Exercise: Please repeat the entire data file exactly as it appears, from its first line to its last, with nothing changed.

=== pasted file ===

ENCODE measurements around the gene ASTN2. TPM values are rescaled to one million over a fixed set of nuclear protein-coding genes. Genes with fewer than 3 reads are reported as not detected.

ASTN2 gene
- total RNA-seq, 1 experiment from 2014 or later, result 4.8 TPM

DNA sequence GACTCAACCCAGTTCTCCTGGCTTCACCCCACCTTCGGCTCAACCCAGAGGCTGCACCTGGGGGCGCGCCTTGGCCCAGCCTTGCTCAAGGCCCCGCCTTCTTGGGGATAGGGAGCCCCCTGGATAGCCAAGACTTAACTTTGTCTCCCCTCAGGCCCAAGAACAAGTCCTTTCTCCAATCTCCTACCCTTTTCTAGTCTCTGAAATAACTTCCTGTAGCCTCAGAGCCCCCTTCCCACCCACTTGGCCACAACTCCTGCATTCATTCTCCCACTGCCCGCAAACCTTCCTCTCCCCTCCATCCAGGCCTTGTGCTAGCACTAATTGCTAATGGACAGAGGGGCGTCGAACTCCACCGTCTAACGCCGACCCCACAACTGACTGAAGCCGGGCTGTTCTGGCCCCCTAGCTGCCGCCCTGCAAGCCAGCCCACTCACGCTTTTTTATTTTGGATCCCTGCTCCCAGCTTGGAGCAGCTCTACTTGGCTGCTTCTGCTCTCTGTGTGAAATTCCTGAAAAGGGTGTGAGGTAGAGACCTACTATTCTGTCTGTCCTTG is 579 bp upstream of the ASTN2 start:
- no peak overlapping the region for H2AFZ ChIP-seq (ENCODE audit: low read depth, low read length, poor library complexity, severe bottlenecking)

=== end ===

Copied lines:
ENCODE measurements around the gene ASTN2. TPM values are rescaled to one million over a fixed set of nuclear protein-coding genes. Genes with fewer than 3 reads are reported as not detected.

ASTN2 gene
- total RNA-seq, 1 experiment from 2014 or later, result 4.8 TPM

DNA sequence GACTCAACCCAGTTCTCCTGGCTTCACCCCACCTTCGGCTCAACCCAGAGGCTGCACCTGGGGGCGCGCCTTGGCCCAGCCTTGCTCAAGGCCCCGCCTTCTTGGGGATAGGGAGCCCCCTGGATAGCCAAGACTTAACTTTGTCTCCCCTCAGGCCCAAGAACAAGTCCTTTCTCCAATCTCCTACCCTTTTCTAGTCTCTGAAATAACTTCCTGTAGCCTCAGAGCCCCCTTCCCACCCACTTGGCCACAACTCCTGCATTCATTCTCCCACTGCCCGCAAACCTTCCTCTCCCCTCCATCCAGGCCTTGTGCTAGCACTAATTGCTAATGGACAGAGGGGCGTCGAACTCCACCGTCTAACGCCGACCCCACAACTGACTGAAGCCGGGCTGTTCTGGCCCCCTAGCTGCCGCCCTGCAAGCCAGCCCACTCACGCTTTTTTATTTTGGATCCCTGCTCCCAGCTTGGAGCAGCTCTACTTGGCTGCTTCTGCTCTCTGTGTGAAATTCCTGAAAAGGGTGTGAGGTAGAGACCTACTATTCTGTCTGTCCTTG is 579 bp upstream of the ASTN2 start:
- no peak overlapping the region for H2AFZ ChIP-seq (ENCODE audit: low read depth, low read length, poor library complexity, severe bottlenecking)